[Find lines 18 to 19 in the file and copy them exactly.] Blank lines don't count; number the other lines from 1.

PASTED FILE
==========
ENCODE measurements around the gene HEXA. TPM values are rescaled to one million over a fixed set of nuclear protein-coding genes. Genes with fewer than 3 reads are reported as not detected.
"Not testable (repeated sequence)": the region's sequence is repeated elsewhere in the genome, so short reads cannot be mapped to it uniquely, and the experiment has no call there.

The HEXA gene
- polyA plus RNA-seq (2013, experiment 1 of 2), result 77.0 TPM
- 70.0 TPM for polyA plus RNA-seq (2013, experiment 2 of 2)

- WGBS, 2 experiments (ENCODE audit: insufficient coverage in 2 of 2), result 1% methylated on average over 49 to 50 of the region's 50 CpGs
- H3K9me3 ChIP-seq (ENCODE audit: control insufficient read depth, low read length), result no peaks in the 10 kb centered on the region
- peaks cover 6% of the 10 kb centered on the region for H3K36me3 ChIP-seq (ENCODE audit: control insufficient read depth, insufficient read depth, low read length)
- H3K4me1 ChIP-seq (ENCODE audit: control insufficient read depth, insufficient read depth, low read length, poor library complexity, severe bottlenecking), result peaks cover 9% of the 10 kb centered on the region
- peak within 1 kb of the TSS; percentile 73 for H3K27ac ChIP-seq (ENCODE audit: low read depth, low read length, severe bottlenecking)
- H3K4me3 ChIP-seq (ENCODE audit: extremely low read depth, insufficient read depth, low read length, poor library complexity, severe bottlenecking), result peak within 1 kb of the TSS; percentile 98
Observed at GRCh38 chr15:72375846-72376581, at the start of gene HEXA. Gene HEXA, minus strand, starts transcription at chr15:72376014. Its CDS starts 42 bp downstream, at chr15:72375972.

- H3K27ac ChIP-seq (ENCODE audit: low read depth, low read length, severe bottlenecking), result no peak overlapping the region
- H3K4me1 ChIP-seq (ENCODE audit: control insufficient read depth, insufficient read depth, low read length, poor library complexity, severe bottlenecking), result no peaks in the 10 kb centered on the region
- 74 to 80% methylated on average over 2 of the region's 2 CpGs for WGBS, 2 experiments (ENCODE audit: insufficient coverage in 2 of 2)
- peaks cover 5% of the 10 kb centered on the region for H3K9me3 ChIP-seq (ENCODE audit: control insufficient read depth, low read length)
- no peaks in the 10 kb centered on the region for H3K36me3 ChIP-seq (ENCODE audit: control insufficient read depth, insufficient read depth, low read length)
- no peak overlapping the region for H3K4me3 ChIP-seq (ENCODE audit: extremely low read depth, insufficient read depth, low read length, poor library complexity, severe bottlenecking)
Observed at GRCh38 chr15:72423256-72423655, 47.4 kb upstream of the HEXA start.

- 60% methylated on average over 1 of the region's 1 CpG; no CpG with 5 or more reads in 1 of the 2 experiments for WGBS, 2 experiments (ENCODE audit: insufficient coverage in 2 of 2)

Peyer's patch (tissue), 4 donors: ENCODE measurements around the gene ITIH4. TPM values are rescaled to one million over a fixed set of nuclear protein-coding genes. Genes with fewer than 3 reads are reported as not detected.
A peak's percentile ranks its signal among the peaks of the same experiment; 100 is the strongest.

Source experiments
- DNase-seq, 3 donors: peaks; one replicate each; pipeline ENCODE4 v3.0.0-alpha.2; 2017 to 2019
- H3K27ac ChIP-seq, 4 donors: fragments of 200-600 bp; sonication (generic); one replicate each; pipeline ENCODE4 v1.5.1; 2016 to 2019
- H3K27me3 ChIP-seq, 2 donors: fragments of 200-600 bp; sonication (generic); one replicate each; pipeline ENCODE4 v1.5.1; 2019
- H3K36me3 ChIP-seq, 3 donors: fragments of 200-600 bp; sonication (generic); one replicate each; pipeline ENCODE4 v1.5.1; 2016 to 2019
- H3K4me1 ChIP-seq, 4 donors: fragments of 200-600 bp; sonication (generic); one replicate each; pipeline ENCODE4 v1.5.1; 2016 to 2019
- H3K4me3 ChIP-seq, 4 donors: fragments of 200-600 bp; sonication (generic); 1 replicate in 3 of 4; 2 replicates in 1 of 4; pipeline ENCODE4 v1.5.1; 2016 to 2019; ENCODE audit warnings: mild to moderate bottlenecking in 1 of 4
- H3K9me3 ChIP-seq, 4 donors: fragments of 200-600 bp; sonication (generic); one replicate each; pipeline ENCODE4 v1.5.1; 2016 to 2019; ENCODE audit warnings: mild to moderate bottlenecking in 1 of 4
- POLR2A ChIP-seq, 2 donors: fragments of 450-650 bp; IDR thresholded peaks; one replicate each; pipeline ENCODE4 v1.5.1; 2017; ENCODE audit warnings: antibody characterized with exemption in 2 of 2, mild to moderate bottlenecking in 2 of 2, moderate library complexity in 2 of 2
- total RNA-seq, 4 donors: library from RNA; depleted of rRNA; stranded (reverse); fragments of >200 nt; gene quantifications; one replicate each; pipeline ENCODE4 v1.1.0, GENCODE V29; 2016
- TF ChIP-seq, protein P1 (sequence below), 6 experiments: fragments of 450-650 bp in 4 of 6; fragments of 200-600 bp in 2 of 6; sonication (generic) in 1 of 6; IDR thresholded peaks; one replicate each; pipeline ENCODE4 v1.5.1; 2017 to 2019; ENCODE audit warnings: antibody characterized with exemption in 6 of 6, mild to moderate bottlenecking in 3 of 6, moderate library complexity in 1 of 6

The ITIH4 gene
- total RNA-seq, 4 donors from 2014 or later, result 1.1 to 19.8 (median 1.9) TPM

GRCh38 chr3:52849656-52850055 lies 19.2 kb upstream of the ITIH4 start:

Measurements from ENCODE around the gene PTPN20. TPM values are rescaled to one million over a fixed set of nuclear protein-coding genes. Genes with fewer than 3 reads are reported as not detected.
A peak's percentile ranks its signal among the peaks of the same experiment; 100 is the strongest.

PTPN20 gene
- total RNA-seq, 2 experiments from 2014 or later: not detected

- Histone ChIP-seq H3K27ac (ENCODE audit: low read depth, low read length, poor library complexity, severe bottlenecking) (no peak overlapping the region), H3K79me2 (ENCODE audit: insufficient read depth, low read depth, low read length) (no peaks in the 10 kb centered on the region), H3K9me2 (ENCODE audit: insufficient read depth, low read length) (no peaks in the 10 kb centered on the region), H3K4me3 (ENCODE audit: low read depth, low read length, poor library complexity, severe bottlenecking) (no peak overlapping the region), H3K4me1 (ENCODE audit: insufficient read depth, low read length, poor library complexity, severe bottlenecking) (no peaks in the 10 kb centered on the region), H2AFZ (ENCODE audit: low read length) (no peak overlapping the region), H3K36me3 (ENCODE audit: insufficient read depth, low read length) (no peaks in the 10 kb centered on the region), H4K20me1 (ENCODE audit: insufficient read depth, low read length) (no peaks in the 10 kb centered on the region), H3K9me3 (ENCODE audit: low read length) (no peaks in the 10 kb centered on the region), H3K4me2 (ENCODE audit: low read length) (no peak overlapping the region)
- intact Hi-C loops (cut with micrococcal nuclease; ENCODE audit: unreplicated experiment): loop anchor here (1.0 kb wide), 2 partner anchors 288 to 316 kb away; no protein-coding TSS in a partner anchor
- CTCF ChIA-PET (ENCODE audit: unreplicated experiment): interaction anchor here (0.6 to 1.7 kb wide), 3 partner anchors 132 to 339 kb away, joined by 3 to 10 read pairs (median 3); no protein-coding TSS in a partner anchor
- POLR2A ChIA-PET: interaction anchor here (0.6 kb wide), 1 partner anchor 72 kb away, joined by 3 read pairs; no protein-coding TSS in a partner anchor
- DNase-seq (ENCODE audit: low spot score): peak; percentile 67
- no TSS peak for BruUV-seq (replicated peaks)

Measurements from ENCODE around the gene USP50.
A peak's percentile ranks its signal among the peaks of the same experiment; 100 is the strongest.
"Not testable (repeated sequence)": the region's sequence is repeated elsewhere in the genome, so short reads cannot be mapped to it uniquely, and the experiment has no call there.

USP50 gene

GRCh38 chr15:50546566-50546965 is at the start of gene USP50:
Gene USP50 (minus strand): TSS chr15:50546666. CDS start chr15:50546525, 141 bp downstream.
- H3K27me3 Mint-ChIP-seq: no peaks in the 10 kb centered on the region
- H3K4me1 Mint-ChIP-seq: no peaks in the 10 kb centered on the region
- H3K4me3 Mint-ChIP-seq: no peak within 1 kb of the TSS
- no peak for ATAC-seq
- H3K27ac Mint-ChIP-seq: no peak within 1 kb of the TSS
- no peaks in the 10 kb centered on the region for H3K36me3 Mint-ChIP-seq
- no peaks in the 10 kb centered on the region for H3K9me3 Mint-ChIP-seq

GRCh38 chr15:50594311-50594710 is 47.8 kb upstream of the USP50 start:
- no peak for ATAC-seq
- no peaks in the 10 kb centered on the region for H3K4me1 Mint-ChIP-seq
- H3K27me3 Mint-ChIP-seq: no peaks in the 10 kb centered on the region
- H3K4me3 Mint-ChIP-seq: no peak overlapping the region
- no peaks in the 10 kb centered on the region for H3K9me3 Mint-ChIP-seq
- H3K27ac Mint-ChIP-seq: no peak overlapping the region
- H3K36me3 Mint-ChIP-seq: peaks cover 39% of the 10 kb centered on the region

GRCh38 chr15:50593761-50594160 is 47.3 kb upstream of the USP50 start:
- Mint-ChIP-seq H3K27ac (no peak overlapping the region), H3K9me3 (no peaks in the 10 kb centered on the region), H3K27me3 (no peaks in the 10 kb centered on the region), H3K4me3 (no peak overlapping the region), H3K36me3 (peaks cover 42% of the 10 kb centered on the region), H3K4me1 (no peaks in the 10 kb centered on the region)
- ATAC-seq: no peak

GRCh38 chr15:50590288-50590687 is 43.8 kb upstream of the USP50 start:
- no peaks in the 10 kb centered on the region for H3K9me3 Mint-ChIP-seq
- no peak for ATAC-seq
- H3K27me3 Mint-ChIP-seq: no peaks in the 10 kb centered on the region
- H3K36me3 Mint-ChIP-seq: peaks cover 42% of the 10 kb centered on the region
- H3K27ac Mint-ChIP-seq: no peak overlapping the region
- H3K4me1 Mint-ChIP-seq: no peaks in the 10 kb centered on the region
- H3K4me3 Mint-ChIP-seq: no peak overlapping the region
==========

- no peak overlapping the region for H3K4me3 ChIP-seq (ENCODE audit: extremely low read depth, insufficient read depth, low read length, poor library complexity, severe bottlenecking)
Observed at GRCh38 chr15:72423256-72423655, 47.4 kb upstream of the HEXA start.